In-Class Essay Exam Preparation
|When you have only a short time to write an essay exam, the idea of spending precious minutes preparing to write may seem impractical. However, a few minutes of preparation may save you from wasting many minutes on exam panic, side tracks, or even a whole essay that doesn't answer the question.|
Analyzing the Question
|The first step in preparing to write is to analyze the question, that is, to break it down into its main parts. The typical question is not a question at all but actually a command - "do this". The question usually consists of three basic parts:
In other words, an exam question usually falls into the basic form "Do X to Y in relation to Z." For example:
Professors usually construct their questions carefully in hopes of evoking what they will consider meaningful responses. By analyzing a question, you can discover guidelines and even clues that will point you towards an appropriate answer.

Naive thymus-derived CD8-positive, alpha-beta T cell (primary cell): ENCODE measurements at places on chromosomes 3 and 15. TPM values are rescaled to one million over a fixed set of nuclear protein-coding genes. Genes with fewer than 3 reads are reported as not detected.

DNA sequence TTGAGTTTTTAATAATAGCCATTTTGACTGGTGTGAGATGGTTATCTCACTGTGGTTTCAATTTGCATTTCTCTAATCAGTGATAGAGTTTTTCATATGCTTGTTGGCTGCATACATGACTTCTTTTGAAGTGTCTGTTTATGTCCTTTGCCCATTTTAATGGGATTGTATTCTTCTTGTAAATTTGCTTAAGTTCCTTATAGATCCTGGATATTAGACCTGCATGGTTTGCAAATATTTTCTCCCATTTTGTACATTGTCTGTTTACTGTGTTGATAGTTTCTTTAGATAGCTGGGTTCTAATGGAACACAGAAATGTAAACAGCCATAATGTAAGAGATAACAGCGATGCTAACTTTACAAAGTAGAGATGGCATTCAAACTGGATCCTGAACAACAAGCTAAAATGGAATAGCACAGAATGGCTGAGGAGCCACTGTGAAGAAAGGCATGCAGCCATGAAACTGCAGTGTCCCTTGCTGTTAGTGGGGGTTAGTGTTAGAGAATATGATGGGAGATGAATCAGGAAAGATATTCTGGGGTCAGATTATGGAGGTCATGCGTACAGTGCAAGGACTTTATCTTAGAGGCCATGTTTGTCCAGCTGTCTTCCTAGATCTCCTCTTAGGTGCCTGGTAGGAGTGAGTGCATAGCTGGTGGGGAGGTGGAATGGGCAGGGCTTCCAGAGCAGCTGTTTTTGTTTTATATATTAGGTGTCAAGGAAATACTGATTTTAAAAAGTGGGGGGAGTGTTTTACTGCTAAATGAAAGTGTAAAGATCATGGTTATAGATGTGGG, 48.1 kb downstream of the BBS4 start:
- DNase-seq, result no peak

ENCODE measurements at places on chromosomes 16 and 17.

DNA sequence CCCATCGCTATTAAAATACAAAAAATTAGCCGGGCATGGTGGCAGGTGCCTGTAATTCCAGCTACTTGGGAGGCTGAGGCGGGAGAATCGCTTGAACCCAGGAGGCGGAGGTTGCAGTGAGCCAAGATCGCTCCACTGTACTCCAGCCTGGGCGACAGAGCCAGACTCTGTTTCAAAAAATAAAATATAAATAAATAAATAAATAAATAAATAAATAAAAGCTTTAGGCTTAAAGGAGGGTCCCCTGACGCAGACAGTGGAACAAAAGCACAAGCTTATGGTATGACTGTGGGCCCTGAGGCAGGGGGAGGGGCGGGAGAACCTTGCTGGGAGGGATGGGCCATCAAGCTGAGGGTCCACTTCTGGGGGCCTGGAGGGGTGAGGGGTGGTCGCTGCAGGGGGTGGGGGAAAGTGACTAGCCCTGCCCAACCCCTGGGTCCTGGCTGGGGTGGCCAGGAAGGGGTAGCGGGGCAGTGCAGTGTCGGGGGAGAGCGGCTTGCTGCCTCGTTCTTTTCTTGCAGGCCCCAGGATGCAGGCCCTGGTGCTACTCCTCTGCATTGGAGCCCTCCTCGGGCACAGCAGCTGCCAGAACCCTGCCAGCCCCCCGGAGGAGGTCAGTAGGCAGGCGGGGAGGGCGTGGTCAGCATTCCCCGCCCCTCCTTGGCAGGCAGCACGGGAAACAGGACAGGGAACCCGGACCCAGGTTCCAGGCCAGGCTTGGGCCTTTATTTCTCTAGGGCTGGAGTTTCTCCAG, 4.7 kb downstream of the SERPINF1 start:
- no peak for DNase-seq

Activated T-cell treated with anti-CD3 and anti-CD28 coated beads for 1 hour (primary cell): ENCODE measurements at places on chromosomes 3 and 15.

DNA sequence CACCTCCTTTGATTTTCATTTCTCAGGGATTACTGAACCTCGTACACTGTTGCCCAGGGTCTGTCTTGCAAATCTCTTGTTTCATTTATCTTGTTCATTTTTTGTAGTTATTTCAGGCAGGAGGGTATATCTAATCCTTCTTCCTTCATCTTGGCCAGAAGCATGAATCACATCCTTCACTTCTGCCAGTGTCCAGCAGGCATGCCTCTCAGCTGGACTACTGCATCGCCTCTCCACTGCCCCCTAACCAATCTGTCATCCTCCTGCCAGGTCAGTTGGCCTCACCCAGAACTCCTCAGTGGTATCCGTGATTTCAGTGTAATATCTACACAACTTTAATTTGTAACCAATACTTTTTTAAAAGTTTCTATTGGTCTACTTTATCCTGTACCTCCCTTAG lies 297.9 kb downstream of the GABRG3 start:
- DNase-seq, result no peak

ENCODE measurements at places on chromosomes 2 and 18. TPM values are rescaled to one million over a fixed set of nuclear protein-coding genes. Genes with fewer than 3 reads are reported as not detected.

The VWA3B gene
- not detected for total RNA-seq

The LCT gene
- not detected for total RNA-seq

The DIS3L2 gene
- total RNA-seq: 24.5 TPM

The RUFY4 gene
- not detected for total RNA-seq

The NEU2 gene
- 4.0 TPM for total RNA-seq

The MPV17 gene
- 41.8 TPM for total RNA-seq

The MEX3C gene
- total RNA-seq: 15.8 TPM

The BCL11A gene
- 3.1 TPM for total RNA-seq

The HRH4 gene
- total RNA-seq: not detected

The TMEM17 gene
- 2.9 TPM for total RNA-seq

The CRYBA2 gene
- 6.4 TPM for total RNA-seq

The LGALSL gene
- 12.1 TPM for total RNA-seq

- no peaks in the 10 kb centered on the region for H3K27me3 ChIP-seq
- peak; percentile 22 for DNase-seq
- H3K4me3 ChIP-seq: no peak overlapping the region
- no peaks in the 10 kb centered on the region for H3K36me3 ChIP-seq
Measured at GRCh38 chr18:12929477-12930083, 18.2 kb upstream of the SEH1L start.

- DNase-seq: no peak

What attitudes does Nixon want the American people to adopt concerning himself, Watergate, and the Whitehouse tapes, and how does he use language and logic in this speech to influence their opinion?
You may find it helpful to rephrase such questions as commands. For example:
Summarize the attitudes that Nixon wants the American people to adopt concerning himself, Watergate, and the Whitehouse tapes, and analyze the way he uses language and logic in this speech to influence their opinion.
You can now analyze the question in the way suggested above.
Getting Ready To Write
|Analyzing the exam question will start you thinking about what material you will have to cover, how you might organize it, what your thesis or main point might be, and what statements of general significance you might make in your introduction and conclusion. Allow yourself five to ten minutes (depending on the time allotted for the question) to prepare your answer.